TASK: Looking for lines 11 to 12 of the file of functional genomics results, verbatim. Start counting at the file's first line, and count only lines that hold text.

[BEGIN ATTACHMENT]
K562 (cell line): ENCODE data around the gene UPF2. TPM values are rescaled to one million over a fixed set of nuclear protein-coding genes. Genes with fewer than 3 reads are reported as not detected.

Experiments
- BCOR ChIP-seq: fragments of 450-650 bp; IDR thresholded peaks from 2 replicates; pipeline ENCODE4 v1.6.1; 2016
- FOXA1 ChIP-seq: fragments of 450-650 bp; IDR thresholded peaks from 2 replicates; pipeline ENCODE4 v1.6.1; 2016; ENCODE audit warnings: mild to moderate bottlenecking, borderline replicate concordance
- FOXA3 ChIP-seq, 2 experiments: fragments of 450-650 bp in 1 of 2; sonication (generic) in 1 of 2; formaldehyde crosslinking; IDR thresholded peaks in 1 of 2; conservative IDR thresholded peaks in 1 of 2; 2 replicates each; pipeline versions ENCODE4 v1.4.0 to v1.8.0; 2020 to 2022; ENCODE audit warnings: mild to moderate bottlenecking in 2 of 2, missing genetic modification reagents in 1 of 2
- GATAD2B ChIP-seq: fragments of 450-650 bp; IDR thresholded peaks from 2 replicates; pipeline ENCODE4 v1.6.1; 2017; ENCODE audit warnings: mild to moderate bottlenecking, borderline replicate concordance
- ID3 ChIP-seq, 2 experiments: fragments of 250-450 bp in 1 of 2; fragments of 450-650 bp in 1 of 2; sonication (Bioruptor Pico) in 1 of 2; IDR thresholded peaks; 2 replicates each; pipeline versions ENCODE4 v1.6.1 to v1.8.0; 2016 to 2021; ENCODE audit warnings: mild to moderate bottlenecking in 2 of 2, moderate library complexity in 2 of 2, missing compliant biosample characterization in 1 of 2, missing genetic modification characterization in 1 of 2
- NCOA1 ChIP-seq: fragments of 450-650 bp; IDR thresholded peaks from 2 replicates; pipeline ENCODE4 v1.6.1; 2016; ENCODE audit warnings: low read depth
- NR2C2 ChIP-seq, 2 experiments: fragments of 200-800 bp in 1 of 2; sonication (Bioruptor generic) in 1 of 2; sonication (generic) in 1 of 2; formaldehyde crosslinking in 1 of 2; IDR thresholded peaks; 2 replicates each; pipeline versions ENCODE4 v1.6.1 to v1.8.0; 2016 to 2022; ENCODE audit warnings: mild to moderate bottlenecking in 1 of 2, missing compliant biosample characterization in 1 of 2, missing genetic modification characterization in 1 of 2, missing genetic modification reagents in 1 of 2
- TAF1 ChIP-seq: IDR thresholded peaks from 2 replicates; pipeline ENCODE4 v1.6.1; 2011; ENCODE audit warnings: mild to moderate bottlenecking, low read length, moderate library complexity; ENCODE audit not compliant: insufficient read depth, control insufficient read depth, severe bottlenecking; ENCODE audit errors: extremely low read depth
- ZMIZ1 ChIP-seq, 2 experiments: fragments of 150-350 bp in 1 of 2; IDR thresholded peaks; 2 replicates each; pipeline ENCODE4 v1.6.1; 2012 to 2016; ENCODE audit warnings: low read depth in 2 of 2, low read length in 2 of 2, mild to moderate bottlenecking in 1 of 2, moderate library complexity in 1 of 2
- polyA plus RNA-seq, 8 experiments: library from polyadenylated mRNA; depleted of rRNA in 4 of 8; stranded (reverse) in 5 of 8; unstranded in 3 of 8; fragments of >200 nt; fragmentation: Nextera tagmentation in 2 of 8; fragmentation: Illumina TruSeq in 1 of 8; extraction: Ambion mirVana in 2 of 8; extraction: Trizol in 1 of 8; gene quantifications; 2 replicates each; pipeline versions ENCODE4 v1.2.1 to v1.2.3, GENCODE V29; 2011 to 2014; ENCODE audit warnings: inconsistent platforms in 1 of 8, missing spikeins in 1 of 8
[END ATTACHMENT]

- ZMIZ1 ChIP-seq, 2 experiments: fragments of 150-350 bp in 1 of 2; IDR thresholded peaks; 2 replicates each; pipeline ENCODE4 v1.6.1; 2012 to 2016; ENCODE audit warnings: low read depth in 2 of 2, low read length in 2 of 2, mild to moderate bottlenecking in 1 of 2, moderate library complexity in 1 of 2
- polyA plus RNA-seq, 8 experiments: library from polyadenylated mRNA; depleted of rRNA in 4 of 8; stranded (reverse) in 5 of 8; unstranded in 3 of 8; fragments of >200 nt; fragmentation: Nextera tagmentation in 2 of 8; fragmentation: Illumina TruSeq in 1 of 8; extraction: Ambion mirVana in 2 of 8; extraction: Trizol in 1 of 8; gene quantifications; 2 replicates each; pipeline versions ENCODE4 v1.2.1 to v1.2.3, GENCODE V29; 2011 to 2014; ENCODE audit warnings: inconsistent platforms in 1 of 8, missing spikeins in 1 of 8